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NonStop takes on modern touch

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When HP talks about "blade everything", it means freaking everything. The hardware maker has pumped out a blade server running its NonStop operating system and software of all things.

The NonStop NB50000c BladeSystem will fail to shock loyal HP customers. We spotted the server on HP roadmaps almost a year ago. HP has been working away on making sure that the NonStop software would work well with the c-Class chassis that houses HP's other x86 and Itanium-based blades.

The new blade holds a pair of dual-core 1.66GHz Itanium 9100 Series chips, each with 18MB of Level 3 cache. The unit can also contain up to 48GB of memory and has all of the redundant bits - fans and power supplies - that you would expect of a NonStop system. In addition, the box can make use of the ServerNet switching technology used in the NonStop realm to combine up to 4,080 blades into a single system.

HP reckons that the NB50000c offers up twice as much performance per unit of floor space as the existing, bulky NS16000 box.

The company is pretty proud of itself for bringing the NonStop software loved by financial, telecommunications and government customers over to the c-Class chassis. It's a sign that HP is moving away from very specialized cases and innards in favor of a shared hardware base.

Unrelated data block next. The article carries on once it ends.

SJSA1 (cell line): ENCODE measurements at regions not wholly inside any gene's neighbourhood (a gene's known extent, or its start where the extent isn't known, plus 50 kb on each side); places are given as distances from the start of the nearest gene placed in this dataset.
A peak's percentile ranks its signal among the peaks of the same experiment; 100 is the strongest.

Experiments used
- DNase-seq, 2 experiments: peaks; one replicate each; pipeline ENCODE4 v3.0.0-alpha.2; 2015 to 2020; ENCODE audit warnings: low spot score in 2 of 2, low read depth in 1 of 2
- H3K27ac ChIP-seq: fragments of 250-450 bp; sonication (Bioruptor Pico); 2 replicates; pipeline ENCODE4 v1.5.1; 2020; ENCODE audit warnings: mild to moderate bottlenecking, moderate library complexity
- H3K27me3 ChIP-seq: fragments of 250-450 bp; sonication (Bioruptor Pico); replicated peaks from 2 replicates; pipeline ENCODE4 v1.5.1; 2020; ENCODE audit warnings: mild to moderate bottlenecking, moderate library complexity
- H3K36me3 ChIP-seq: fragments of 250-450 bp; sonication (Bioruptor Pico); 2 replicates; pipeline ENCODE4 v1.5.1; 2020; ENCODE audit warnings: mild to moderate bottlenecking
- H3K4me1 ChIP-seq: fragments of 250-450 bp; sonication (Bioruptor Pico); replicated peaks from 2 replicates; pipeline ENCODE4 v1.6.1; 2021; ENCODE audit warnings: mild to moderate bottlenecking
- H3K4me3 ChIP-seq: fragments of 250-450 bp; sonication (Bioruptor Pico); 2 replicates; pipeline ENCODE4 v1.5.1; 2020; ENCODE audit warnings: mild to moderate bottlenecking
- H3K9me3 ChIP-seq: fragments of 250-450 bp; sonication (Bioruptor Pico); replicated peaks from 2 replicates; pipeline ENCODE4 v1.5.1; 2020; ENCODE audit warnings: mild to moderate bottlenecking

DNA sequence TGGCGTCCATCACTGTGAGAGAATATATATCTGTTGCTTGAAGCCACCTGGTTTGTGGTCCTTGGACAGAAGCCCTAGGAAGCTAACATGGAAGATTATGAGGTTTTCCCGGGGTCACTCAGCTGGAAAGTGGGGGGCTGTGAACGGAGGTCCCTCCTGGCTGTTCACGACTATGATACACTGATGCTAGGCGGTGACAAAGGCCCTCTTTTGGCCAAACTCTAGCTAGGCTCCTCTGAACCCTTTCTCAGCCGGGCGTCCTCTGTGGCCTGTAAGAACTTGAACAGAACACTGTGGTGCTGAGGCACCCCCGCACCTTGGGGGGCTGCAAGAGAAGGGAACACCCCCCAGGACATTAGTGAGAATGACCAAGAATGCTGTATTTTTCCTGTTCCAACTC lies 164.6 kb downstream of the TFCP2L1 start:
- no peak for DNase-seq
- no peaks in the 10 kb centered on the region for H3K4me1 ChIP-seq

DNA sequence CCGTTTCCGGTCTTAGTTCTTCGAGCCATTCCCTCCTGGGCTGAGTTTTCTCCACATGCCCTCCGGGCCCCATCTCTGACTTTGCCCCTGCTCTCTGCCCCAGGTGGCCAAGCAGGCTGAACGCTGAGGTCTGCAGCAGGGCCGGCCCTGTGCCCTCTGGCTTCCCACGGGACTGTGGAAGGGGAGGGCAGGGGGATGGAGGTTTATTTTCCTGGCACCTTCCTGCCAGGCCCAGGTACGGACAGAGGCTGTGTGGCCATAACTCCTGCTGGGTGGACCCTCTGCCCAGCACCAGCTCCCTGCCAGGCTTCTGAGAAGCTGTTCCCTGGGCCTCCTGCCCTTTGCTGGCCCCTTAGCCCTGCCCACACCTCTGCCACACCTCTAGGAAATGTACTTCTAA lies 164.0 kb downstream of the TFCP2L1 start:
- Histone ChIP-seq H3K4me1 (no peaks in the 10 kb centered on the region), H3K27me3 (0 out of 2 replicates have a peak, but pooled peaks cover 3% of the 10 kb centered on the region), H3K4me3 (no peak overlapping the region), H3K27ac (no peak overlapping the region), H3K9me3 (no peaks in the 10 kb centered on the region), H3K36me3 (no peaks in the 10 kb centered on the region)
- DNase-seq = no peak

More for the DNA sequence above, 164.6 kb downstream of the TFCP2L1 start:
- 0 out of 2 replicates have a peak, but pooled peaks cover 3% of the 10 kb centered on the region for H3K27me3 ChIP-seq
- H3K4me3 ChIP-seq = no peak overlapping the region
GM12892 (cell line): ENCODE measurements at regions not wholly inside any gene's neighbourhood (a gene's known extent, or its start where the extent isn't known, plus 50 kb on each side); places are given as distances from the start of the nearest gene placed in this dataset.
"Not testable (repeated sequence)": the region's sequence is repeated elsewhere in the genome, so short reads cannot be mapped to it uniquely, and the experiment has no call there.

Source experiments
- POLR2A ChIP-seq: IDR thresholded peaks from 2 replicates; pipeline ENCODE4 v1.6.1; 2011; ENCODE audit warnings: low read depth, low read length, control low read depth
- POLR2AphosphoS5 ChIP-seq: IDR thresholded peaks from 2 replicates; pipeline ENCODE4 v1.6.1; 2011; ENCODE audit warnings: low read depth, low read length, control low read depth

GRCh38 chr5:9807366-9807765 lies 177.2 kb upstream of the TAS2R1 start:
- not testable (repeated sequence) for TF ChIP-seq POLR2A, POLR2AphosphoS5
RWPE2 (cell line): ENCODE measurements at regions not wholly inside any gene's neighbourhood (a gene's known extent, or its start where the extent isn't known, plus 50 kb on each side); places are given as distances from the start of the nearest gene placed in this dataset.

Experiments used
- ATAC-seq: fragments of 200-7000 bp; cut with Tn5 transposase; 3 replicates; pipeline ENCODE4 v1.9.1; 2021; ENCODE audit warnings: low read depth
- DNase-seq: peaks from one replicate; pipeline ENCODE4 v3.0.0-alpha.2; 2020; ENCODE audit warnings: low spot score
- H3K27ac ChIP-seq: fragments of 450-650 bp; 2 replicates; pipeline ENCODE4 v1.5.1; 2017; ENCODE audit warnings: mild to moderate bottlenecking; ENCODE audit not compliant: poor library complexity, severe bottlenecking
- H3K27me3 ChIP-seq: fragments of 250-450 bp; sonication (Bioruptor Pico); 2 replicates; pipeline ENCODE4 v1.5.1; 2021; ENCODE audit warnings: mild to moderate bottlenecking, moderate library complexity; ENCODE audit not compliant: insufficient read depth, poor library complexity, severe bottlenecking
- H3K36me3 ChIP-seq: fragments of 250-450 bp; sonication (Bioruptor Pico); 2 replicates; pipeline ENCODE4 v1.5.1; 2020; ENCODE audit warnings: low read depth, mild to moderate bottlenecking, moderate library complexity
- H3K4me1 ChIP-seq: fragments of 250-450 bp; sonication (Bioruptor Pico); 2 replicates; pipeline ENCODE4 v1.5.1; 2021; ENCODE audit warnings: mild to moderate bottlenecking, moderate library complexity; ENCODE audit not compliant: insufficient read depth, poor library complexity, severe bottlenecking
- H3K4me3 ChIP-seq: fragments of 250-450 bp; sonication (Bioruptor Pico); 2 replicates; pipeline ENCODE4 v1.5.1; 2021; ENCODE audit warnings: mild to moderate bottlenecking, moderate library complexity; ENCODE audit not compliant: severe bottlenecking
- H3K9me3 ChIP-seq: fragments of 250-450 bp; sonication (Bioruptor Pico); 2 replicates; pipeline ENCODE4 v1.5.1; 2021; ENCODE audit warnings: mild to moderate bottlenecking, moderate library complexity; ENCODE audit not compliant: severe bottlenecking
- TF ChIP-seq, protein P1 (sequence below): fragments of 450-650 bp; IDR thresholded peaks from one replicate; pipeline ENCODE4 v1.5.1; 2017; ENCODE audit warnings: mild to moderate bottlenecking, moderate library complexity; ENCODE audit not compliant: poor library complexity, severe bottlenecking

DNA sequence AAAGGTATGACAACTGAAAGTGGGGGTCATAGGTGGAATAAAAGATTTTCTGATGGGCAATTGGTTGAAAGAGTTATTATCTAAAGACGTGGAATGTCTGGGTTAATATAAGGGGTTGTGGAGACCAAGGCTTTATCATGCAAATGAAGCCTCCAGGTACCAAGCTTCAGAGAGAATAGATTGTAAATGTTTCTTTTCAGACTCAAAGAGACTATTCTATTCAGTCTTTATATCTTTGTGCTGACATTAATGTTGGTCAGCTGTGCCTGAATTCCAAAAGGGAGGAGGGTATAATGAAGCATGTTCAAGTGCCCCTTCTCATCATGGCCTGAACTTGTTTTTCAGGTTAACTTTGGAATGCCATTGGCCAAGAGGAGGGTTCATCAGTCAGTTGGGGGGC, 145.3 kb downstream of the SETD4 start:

"Everything we did was custom designed - custom cabinets, power supplies, memory and disk drives," said Randy Meyer, director of NonStop systems at HP. "What we have been doing over the last period of years is moving toward industry standard hardware as it gets more and more reliable. Now we can drive down costs while maintaining the NonStop capabilities of fault tolerance and massive scale."

You can fit eight full-height NonStop blades in the c-Class chassis, running NonStop Operating System release J06. Customers will see a chassis plus two blades - each with one Itanium chip and 8GB of memory - start at around $300,000, including software licenses. HP emphasizes that the price comes in below the NS16000, which starts around $385,000.

In either case, you're obviously paying an awful lot for the NonStop software, since a normal C-class chassis with a couple of x86 blades will be in the tens of thousands of dollars range.

HP is hoping that the modernized NonStop system will prove enough to attract customers away from IBM's mainframes. To help encourage this shift, it's offering to waive the purchase price of the hardware and cover the software costs for one-year if you'll move a financial application over to the NonStop blade from a mainframe.

It's always refreshing to see HP and IBM play nice.

There's more information on the NonStop FREEdom campaign - how cute - here. ®

Reducing security risks from open source software

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